September 20, 2016
Although halon production has been phased out for quite some time, there is still a substantial, aging installed base of halon. For a variety of reasons, system owners may be looking to replace their halon systems. For instance, some companies may be looking to reduce their footprint on the environment and others may be adapting to changes in the protected asset. And now’s a great time to make the switch from Halon. According to John Demeter, President of Wesco HMB, Inc., “Wesco has witnessed a dramatic increase in demand for recycled halon 1301 over the past year, which has led to more than a doubling of the price paid for recovered halon.” By recycling your halon you can offset the cost of your new fire suppression system and by choosing a non-hydrofluorocarbon (HFC) clean agent solution, you can avoid going through this process again.
HFCs, like halon, have been used for decades to protect valuable electronic and paper assets that would otherwise be destroyed by traditional water sprinkler fire protection, which is the reason HFCs emerged as an alternative when halons were phased out, until recently. HFCs themselves are now subject to global regulatory phase-down under the Montreal Protocol due to their high global working potentials (GWPs) and the availability of proven, more sustainable alternatives. So, when replacing your halon-based fire protection system, avoid HFCs, like FM-200™, and select a fire suppression solution that will stand the test of time and has a warranty to back it up – 3M™ Novec™ 1230 Fire Protection Fluid.
August 23, 2016
On July 27, the U.S. Environmental Protection Agency (EPA) sent a proposal to The White House for final review, which would enact new restrictions on the use of the degreasing chemical trichloroethylene (TCE). According to the Chemical Regulations Reporter®, it remains unclear if the proposal would aim to enact a partial ban or phasedown of TCE to help prevent workplace exposure to the chemical, or if a full ban is recommended. Details of the proposal will not be released until The White House completes its final review (expected November 2016).
Section 6(a) of the Toxic Substances Control Act (TSCA) provides authority for the EPA to ban or restrict the manufacture (including import), processing, distribution in commerce, and use of chemicals, as well as any manner or method of disposal. With this new proposal, the EPA will determine whether the continued use of TCE would pose an unreasonable risk to human health and the environment in vapor degreasing applications (RIN 2070-AK11) and as a spotting agent in dry cleaning and in certain consumer products (RIN 2070-AK03).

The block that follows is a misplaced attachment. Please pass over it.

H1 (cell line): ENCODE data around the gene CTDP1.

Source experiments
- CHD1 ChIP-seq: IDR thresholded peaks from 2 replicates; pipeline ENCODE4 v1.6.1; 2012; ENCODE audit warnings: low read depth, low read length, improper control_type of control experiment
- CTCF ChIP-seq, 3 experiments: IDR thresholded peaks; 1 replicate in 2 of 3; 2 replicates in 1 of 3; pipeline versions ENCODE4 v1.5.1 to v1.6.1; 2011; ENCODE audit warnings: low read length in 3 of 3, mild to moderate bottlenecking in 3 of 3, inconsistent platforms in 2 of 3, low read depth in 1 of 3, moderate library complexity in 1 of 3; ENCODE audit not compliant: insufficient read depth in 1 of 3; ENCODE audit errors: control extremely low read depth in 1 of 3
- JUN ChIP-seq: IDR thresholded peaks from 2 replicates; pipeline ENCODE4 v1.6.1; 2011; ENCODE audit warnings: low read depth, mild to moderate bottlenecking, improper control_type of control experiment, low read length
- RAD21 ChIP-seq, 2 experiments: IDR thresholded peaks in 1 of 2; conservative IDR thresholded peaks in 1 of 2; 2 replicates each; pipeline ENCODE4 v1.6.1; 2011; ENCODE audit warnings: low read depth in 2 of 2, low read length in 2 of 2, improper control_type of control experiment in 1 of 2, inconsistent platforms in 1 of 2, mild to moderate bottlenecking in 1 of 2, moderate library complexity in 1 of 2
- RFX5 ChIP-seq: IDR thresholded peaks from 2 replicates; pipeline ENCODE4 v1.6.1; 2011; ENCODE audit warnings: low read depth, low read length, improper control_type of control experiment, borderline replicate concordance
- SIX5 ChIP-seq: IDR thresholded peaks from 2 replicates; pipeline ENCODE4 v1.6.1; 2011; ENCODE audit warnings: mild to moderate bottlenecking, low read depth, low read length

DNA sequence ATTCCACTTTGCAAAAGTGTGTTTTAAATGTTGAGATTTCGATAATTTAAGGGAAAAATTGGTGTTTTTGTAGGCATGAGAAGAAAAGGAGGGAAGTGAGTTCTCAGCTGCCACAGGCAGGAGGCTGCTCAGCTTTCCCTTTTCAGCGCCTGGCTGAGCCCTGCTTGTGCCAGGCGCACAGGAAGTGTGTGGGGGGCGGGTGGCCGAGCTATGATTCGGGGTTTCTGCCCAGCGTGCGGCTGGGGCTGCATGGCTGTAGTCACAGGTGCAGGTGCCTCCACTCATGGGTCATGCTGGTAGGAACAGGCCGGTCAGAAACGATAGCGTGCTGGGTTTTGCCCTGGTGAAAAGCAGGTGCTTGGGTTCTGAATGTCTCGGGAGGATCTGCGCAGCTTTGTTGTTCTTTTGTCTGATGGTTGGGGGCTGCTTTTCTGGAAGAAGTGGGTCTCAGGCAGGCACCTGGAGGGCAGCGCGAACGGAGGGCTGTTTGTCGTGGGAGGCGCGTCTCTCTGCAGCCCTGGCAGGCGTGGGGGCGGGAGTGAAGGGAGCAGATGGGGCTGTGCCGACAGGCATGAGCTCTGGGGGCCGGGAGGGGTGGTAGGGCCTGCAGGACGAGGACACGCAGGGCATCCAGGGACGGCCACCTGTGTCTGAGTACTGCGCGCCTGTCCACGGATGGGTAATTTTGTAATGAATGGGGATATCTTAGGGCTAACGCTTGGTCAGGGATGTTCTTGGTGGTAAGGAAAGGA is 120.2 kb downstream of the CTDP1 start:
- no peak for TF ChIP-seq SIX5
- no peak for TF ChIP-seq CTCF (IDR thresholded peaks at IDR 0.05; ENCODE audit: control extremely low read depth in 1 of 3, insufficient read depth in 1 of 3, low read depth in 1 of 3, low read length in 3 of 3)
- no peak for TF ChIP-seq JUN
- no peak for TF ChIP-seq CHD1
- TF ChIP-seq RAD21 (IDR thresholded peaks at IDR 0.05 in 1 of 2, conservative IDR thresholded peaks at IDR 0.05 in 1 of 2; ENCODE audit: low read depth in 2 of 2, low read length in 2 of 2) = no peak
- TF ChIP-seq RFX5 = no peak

August 9, 2016
International media, including Reuters, UNEP News Centre and The New York Times, is buzzing about the July 15-23, 2016 climate change summit in Vienna, Austria and the significant progress that has been made on the global phasedown plans for hydrofluorocarbons (HFCs) under the Montreal Protocol. Negotiations involved nearly 200 countries, resulting in what many environmentalists have called “the most significant action this year to reduce global warming,” according to The New York Times. With the draft language emerging from Vienna, it is anticipated that a final deal could be ready to be signed at the October summit in Kigali, Rwanda.
The main goals for the Vienna meetings were to reach a global agreement on the following, before the final summit in Rwanda in October:
“Amending the Montreal Protocol to phase down HFCs is one of the single most important unitary steps that we could possibly take at this moment to stave off the worst impacts of climate change and to protect the future for people in every single corner of the globe,” Secretary of State John Kerry said.
August 2, 2016
One of the most important decisions in designing a data center is choosing the right fire protection -because even a small fire can result in costly service interruptions, destroyed equipment, loss of valuable customer data and even disruptions to vital services such as emergency response and air traffic control. For every data center, the fire suppression system must be designed with various factors in mind, including location of racks, any barriers (e.g. aisle containment), and air flow patterns.
Finding a balanced solution that protects the business and critical assets, while anticipating regulatory changes and technological advances, can be complicated.
To help navigate the data center fire protection market, technology and the legislative landscape, the publication Data Center Solutions or DCS interviewed 3M’s Kurt Werner, Global Business Development Manager for 3M™ Novec™ 1230 Fire Protection Fluid.